Perhaps the Celtic Tiger will now turn wise
The answer by which in mid-December the European Central Bank President, Mario Draghi, froze demands to comment - at the Irish Parliament - a letter that his predecessor Jean Claude Trichet sent, on November 19th 2010, to the then Finance Minister Brian Lenihan - encouraging the request for an European bailout occurred at the end of the same month, and from which the country came out only three years later - is not popular in Ireland, while stating impeccably: it is not expected that the ECB responds to member states’ elected assemblies, because it responds already, under the provided rules, to the European Parliament.
- Thursday, 26 February 2015
The European debate about Athens - reminiscent of a recent period for Ireland - is dividing even the government: on 11th February the Minister for Finance, Michael Noonan, has distanced himself from the Minister for Agriculture, Simon Coveney, who had suggested a rapprochement to the positions of Greece. Greek current affairs does not leave indifferent Irish politics and leftist groups including People Before Profit’s movement and the nationalist leftist Sinn Féin: in a debate held on February 18th on the fiftieth anniversary of the death of Malcolm X, the Socialist Party has pulled together the social opposition, hoping for a united front. Another leftist meeting has been set in Dublin for next March 7th , 2015, by student organizations, Richard Boyd Barrett will intervene there, representing the "People Before Profit": at the heart of the debate there will be the link between social forces as "Syriza" and "Podemos" (that emerged in countries, like Greece and Spain, in which austerity is well known) and the Irish situation.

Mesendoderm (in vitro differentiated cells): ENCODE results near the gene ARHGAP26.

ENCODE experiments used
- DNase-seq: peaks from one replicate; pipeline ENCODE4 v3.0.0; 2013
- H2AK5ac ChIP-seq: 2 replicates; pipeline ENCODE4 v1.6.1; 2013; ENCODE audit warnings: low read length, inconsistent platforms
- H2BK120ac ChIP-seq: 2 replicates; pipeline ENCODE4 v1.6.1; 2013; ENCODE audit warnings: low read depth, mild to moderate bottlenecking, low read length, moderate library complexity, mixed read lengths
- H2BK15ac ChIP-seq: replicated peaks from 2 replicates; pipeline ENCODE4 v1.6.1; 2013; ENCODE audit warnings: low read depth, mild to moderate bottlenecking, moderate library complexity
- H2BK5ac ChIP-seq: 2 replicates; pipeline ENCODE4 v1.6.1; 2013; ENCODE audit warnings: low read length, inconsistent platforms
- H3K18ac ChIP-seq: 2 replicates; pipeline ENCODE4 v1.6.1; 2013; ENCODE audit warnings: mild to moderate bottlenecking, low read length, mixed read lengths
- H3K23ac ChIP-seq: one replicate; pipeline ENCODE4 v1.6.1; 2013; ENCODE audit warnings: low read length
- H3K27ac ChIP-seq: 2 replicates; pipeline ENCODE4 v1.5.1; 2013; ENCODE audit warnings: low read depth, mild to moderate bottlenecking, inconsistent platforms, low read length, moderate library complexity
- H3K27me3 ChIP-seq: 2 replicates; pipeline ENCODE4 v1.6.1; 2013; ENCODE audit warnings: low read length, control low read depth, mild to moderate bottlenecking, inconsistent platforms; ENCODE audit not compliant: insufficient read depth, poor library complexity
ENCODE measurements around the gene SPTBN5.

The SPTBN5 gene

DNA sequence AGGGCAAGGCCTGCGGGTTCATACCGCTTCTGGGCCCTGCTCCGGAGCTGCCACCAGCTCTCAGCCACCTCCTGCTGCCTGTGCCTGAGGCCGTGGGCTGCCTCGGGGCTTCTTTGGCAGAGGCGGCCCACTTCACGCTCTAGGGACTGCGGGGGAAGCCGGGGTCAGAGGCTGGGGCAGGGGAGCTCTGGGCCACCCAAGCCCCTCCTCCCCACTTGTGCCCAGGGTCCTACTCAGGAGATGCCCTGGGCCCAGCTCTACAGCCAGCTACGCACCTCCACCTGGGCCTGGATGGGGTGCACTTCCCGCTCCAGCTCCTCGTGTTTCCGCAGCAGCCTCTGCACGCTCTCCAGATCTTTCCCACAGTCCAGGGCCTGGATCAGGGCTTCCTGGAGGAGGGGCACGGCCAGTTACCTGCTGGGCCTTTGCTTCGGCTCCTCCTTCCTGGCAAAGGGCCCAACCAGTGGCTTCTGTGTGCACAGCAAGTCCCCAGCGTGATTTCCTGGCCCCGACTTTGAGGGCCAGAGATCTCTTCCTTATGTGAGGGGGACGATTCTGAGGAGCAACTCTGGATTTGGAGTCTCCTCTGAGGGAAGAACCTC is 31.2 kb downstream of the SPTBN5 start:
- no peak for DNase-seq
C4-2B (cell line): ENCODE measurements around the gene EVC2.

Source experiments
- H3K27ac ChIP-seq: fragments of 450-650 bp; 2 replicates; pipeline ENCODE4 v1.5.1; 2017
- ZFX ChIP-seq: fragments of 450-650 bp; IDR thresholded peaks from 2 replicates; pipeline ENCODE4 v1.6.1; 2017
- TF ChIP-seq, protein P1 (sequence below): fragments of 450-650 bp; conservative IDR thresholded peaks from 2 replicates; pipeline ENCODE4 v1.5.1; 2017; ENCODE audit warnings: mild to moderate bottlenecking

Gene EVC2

An explicit remark that can often be heard in Dublin is that in the banking and in the financial sector, in place of the bonus on the rise again, awards more linked to long-term economic trends would dissuade from “play too much” social segments that have been protected by robust pads, such as banks’ public bailout launched on 30th September 2008 and the establishment, on December 21st , 2009, of the "Nama" ("National Asset Management Agency") that for need to make money and repay the bailout has sold, at prices below their real value, facilities and private debts that it had agreed to cover and that buyers have resold immediately obtaining remarkable gains. It is clear, during these days, an escalation of hostility by sectors of the population towards government’s choices on utilities: Saturday, February 21st, in Dublin ten thousand people marched to Mountjoy prison, expressing sympathy for protesters sentenced to 28 days in jail, while the previous day had been rumored, then not confirmed at the beginning of this week, that Derek Byrne and Paul Moore - arrested on charges of obstructing the installation of water meters - had decided to begin a hunger strike. Everyone remembers 2005 and the protest in the west of the republic (then against Shell project) a movement that acquired great strength also because of the arrests and by effect of the staunchness showed by the detainees while they were defending a matter of principle.